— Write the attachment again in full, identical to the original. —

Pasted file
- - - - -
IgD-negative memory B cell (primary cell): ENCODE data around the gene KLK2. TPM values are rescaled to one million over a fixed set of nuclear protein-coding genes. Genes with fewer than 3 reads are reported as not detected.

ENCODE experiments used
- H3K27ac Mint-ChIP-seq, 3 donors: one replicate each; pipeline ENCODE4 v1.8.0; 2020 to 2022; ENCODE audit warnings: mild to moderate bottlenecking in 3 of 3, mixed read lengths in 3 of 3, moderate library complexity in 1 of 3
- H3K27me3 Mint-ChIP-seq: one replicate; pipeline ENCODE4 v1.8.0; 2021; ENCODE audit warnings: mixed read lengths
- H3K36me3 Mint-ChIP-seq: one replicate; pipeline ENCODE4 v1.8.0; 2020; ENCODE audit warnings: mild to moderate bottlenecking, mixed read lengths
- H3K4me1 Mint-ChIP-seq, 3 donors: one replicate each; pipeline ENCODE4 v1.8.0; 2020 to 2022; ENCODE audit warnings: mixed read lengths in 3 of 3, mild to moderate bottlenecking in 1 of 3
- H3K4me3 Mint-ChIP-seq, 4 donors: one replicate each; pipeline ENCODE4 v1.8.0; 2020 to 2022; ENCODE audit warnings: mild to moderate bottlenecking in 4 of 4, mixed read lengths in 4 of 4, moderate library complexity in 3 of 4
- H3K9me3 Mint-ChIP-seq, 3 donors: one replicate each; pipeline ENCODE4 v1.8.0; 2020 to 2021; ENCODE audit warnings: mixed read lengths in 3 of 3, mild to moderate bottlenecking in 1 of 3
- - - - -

IgD-negative memory B cell (primary cell): ENCODE data around the gene KLK2. TPM values are rescaled to one million over a fixed set of nuclear protein-coding genes. Genes with fewer than 3 reads are reported as not detected.

ENCODE experiments used
- H3K27ac Mint-ChIP-seq, 3 donors: one replicate each; pipeline ENCODE4 v1.8.0; 2020 to 2022; ENCODE audit warnings: mild to moderate bottlenecking in 3 of 3, mixed read lengths in 3 of 3, moderate library complexity in 1 of 3
- H3K27me3 Mint-ChIP-seq: one replicate; pipeline ENCODE4 v1.8.0; 2021; ENCODE audit warnings: mixed read lengths
- H3K36me3 Mint-ChIP-seq: one replicate; pipeline ENCODE4 v1.8.0; 2020; ENCODE audit warnings: mild to moderate bottlenecking, mixed read lengths
- H3K4me1 Mint-ChIP-seq, 3 donors: one replicate each; pipeline ENCODE4 v1.8.0; 2020 to 2022; ENCODE audit warnings: mixed read lengths in 3 of 3, mild to moderate bottlenecking in 1 of 3
- H3K4me3 Mint-ChIP-seq, 4 donors: one replicate each; pipeline ENCODE4 v1.8.0; 2020 to 2022; ENCODE audit warnings: mild to moderate bottlenecking in 4 of 4, mixed read lengths in 4 of 4, moderate library complexity in 3 of 4
- H3K9me3 Mint-ChIP-seq, 3 donors: one replicate each; pipeline ENCODE4 v1.8.0; 2020 to 2021; ENCODE audit warnings: mixed read lengths in 3 of 3, mild to moderate bottlenecking in 1 of 3